A Finance Ministry official said Sunday that social workers' demands to improve their work conditions is "irrelevant," as hundreds of social workers across Israel protested their workload and low income, entering a second week of an open-ended strike.
The social workers are protesting what they describe as a collapse of social services, an overload of cases, low pay and workplace violence. As part of the strike – which is expected to impact some 1.5 million people – all social services in government ministries and local authorities have been shut down since Monday.
Demonstrators at junctions throughout the country held signs reading "Dying welfare = crushed society", and carrying sacks with phrases like “children at risk,” and “families in crisis," written on them.
Addressing the protest, the head of the budget division at the Finance Ministry, Shaul Meridor, said that “talking today about raising wages anywhere in the public sector is irrelevant,” likely referring to the economic crisis resulting from the coronavirus pandemic.
Labor, Social Affairs and Social Services Minister Itzik Shmuli tweeted in response to Meridor’s comments that social workers "are the ones on the frontline preventing the next tragedy. If this system collapses under the second coronavirus wave there will be no going back.”
Slamming Meridor's remark, the Union of Social Workers said in a statement: “The most aggressive virus against Israel's social services is the budget division. We call on the prime minister and the finance minister to demand that the head of the budgets division withdraw his detached and insulting statements about the social workers.”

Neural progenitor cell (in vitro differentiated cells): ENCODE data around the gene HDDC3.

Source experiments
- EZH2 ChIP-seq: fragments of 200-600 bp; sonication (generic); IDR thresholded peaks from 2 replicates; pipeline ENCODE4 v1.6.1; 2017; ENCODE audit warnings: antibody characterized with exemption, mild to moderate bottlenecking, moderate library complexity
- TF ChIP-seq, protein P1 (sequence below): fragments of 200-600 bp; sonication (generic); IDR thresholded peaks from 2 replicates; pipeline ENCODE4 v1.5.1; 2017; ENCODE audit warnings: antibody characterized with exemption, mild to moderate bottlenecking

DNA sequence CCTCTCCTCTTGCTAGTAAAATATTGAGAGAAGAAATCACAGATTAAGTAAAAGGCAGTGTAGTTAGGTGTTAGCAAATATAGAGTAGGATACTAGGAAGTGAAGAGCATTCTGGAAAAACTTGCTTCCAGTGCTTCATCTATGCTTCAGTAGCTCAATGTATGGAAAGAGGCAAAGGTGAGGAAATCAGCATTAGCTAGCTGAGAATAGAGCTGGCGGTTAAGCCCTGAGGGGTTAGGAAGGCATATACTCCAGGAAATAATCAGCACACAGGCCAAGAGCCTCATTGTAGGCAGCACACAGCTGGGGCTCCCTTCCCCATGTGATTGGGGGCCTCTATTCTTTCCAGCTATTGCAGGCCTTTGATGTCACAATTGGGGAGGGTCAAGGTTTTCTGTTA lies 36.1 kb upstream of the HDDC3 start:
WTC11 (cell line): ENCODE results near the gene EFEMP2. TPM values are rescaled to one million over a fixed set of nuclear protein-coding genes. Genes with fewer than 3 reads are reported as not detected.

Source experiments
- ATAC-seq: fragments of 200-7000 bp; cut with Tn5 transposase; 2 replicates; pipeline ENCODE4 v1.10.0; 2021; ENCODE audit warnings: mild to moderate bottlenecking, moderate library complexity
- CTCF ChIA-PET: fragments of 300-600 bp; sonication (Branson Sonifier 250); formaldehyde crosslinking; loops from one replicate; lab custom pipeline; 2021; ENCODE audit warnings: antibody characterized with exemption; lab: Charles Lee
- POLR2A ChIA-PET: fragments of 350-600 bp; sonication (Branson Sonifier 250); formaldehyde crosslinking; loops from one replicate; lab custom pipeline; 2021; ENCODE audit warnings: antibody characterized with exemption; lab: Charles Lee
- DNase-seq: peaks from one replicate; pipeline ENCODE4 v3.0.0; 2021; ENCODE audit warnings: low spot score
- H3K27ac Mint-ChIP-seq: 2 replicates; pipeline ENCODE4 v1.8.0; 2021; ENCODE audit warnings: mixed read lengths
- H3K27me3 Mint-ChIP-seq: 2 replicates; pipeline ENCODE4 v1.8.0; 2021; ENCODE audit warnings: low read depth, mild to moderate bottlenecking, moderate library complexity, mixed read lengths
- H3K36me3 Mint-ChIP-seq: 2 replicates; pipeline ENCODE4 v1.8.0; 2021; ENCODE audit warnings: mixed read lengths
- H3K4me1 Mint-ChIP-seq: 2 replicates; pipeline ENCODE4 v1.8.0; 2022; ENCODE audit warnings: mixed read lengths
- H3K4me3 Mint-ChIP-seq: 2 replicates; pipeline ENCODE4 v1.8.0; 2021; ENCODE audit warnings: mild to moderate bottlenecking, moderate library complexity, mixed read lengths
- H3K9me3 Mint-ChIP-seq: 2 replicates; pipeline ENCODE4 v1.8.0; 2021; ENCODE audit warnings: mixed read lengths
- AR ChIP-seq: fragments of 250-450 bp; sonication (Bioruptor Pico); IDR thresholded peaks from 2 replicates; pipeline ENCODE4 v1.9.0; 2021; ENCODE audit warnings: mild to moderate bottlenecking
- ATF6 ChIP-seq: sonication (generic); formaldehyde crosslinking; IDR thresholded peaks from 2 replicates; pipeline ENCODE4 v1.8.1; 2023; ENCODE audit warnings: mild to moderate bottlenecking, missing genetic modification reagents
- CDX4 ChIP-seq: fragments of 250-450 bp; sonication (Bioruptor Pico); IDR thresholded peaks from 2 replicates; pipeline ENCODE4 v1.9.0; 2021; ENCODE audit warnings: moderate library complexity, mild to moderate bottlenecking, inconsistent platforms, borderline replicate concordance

On Saturday, the Union of Social Workers announced that it is preparing for a long-term strike of social services because of the “Finance Ministry's ongoing disregard.”
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On Thursday, more than 140 heads of local authorities made an urgent request to Finance Minister Yisrael Katz to solve the crisis. The municipal leaders expressed their “unqualified support for the social workers' struggle. We share their demands to reduce their workload, ensure they receive protection in the wake of the violence practiced against them, and improve their salary and standing.”
Last week, a group of social workers set up a protest encampment in front of Katz’s home in the southern moshav of Kfar Ahim. Efrat Levy, one of the leaders of the social workers' protest, called out to the minister: “We’ve heard you say that you embrace us, but we need more than hugs. We need action.” Social worker Sally Gabbai echoed Levy's frustration, saying "I've been a social worker for 19 years and I make less than minimum wage."